Microsoft has rung the death knell for Internet Explorer — and it's likely that few of us will mourn. IE has been sort of a joke for years, but there was a time when it was mighty. How far back into browser history do you go? Tell us what you remember.
Certainly there are reasons that we devoted online denizens still have to interact with IE. If you're an engineer or designer — or any kind of creator whose work is web-based — you've had to build or examine an IE render. Numbers-wise, Internet Explorer still has a majority slice of the browser-user pie. In circles that care about their browsing experience, however, mentioning "IE" will induce an auto-cringe, summoning to mind the image above and sending you on a bad acid flashback into browser toolbar hell.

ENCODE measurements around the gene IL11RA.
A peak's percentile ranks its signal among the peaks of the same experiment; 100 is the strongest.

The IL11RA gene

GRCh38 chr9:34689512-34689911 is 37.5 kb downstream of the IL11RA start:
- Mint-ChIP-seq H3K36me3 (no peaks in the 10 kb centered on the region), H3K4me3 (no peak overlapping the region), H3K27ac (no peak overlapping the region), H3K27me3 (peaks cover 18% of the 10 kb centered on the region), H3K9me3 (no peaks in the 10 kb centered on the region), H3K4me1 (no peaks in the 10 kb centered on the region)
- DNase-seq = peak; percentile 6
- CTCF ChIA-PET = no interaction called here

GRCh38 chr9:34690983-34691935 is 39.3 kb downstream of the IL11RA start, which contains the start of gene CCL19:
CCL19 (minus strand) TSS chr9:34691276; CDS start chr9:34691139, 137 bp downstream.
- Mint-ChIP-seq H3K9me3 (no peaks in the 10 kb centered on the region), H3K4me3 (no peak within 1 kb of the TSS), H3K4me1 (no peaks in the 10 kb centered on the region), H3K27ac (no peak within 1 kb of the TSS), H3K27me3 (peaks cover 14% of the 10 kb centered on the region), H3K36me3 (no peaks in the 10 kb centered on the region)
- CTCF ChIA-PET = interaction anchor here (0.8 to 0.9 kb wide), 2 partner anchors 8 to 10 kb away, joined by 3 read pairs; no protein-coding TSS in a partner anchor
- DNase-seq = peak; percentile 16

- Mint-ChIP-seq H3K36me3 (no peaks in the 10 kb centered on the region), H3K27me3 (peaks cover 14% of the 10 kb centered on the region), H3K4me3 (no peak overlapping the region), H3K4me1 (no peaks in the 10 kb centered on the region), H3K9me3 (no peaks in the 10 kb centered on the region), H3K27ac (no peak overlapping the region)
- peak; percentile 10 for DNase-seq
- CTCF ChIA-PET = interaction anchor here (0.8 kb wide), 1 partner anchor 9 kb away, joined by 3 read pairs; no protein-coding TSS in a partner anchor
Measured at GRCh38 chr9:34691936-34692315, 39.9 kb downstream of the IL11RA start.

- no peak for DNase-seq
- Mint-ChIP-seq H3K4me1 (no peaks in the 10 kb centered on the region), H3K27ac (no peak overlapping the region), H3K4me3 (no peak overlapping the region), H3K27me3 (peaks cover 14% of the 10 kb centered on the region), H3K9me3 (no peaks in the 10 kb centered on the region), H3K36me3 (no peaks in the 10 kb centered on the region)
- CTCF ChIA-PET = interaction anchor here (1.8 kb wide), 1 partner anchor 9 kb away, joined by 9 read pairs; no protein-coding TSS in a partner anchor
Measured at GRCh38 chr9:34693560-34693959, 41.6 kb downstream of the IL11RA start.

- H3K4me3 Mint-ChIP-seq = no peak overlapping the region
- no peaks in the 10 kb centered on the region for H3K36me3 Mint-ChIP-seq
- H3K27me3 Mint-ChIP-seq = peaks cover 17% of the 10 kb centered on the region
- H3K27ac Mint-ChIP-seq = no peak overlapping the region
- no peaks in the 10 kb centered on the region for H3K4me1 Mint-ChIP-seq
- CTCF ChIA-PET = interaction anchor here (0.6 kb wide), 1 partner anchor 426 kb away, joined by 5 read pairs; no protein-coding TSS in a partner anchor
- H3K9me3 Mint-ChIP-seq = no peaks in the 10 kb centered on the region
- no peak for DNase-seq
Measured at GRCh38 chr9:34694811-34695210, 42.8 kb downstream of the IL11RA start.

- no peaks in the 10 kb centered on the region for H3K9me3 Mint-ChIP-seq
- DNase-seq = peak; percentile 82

Netscape Navigator was the first browser that I ever loved, and I used its satellite Composer to build webpages that later died horribly in the great GeoCities Purge of '09. Popular web host Geocities had its own in-browser drag-and-drop page builder (it was awful), but discovering Netscape's Composer was a breath of fresh air, a white screen full of possibilities and buttons that created links and tables like magic.
Netscape Navigator's press release circa 1994 shows how far we've come: "Netscape is the first Internet tool that lets the average user with a 14.4 kb modem work with the Internet interactively." Boy did it ever let us load sparkly 3D banners at those mind-bogglingly sluggish kilobit-per-second rates. Navigator itself evolved out of Marc Andreessen's original Mosaic browser — and of course humanity was online well before we started developing spyware toolbars. In the decades between Mosaic and the newly-announced Microsoft Spartan, there've been a lot of browsers to work with.
Did you come to internet maturity in the time before ad-bloated monstrosities that shall remain nameless, or are incognito windows and snazzy extensions all you've ever known? Bonus question: if you can remember, what was the first website you ever visited?
Image via PDFBlog